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Primavera SaaS Cloud vs On-Premise - 2017 New Upgrading Models to Consider

Penguin Looking To The Cloud

We are working with a client who have been on the Primavera SaaS cloud for awhile and are now getting serious about migrating their dispersed team to the Oracle Primavera SaaS cloud for their P6 users. We are helping them with this process using our P6-Loader for P6 v16.2 in the cloud. We wanted to go with P6-EPPM version 16.2.3, since it has some crucial patches applied to it in the last 3 months and seems to be stable.

Then we get the news we were dreading, no you can't get that version you must upgrade to version P6 17.1? So we went to Oracle e-delivery to download P6 17.1 and guess what? It is not even released for on-premise use. So what is going on?

We had heard rumors that the upgrade model in the Primavera SaaS Cloud was going to change, but did not want to believe them. Now we cannot ignore them anymore.

Primavera Upgrades - Changing the Model?

It looks like Oracle Construction and Engineering (the new business unit replacing the Primavera Global Business Unit) will now be making upgrades/patches in the Primavera P6 and Unifier SaaS cloud monthly with on-premise releases only taking place on the twice a year cycle and maybe even only on a yearly cycle. We have come to rely on this twice a year model since 2015; with a version 1 release in the spring around the Collaborate Technology and Applications Forum and a version 2 release coming in the fall around Oracle OpenWorld.

Now with the SaaS Cloud and the on-premise models starting to diverge, we have even more factors to consider when selecting a deployment model that is best for you and your project teams. Potential wins, issues and risks to consider when looking at a SaaS Cloud Primavera solution include:

  1. Sharing P6 project files from on-premise team members like contractors, and external engineering firms who are not sharing the Primavera SaaS Cloud. So far this has been reasonably smooth from version 8 onwards, but keep in mind table changes and functionality does change, mostly documented changes, but not always.
  2. Staying on top of the non-standard request tickets to stay on the versions you want or getting your environment in the Oracle upgrade queue. In an on-premise situation, your IT gets an environment upgraded, they test and say go/no go. However, in the cloud you will likely have to pay for a second environment to test before you decide, which has additional costs.
  3. Staying on top of changes in the software. This is particularly true with the P6-Web version because the java applets are being removed and replaced with HTML5 compliant user interfaces. With these major changes you will need some time to plan and adjust within your organization. The “what's new” documentation will help, but a test drive is always best.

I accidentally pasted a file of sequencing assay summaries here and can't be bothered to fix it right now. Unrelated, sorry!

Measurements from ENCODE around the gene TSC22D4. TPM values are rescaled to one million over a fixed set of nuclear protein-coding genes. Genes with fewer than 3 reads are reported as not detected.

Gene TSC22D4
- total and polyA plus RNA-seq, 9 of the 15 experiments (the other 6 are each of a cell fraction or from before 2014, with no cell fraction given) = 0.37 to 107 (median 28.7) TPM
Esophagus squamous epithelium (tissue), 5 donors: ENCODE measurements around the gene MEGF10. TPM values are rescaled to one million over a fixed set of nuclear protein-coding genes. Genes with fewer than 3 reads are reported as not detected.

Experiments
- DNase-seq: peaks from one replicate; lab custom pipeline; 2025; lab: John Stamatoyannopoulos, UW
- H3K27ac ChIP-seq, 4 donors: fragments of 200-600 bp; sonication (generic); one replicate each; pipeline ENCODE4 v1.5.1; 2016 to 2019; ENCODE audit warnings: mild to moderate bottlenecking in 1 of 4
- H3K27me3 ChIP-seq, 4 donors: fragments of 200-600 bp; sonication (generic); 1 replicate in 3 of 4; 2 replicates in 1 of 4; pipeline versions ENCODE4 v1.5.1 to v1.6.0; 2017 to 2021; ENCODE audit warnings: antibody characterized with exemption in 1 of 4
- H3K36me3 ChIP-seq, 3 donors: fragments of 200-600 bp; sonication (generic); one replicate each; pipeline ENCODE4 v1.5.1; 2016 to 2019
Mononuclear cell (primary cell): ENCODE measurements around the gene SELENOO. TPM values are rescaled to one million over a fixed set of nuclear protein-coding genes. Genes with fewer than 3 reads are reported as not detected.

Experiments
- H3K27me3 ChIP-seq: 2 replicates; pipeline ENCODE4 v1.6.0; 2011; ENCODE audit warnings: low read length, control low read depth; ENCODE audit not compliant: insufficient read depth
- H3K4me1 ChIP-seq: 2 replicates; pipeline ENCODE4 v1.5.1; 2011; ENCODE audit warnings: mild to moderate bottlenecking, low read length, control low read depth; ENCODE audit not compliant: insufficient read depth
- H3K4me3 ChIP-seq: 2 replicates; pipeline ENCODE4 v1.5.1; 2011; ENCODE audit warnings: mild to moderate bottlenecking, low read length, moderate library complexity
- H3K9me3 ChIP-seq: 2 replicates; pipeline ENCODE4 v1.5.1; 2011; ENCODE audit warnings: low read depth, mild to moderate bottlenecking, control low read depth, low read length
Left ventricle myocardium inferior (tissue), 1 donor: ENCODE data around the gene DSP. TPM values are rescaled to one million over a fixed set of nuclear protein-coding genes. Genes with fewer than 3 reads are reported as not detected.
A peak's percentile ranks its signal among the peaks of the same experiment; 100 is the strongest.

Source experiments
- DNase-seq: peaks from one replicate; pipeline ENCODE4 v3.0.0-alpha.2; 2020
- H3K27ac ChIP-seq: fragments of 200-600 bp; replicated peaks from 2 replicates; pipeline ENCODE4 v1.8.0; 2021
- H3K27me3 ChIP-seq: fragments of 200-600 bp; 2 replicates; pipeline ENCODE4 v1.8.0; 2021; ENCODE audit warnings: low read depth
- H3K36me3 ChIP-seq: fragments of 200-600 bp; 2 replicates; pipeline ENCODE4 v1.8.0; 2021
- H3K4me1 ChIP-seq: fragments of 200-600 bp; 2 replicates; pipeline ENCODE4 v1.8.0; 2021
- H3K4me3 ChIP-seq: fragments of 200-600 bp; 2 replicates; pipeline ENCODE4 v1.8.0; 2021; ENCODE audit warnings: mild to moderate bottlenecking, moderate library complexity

4. If you have integrations to third party tools such as accounting or a GIS they are potentially going to break or need to be reworked. At a minimum you need to test them to make sure all is still okay. I can't think of too many SAP administrators who will not mandate weeks of testing. In this case, requesting a specific version or paying for another production version are your best bet to getting some testing in. This will likely bring additional costs to your SaaS Cloud footprint with minimum charges for additional environments.
  5. If you have specified a version of P6 in your contract, the SaaS model can be problematic because you have less control over the upgrade cycle, which in turn can introduce unexpected conflicts.
  6. If you are using third party tools in the cloud like many of Emerald's Primavera add-on tools, these may break with new releases on the SaaS Cloud if Oracle does not share with their partners in parallel.

The downside of any SaaS model is when you have less control over what versions you get upgraded to and what features are really bringing value to your team. For a team with simple requirements, this is a good fit, but with more complex requirements the fit may not be as good.

In the Oracle IaaS model you have a lot more flexibility, which is why we still feel for our larger clients this is the best of both worlds. You can tailor the versions of P6, you can add productivity tools with ease, you can create your own automations when you need them, you can use any warehousing and reporting tools you want, and you can make sure your team has a much more stable and productive environment. Technology-wise you can bring up additional production and test environments on an as needed basis with minimal effort, cost and time.

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About the Author

Nicole Jardin, P.Eng. - CEO

Nicole’s drive for success came at a young age growing up in a family of eight competitive swimmers. As treasurer and president of her high school, one could also say that leadership skills came naturally. Her love of teaching and helping others also developed early as swim instructor and lifeguard while she was studying Building Engineering at Concordia University in Montréal. After graduation, Nicole worked for 6 years in a forensic investigative role on project dispute avoidance and claims resolution cases for Revay and Associates and High-Point Rendel. Nicole learned early on in her career just how critical strong project management was to ensure project and corporate success.

To learn more about Nicole please refer to her executive profile.

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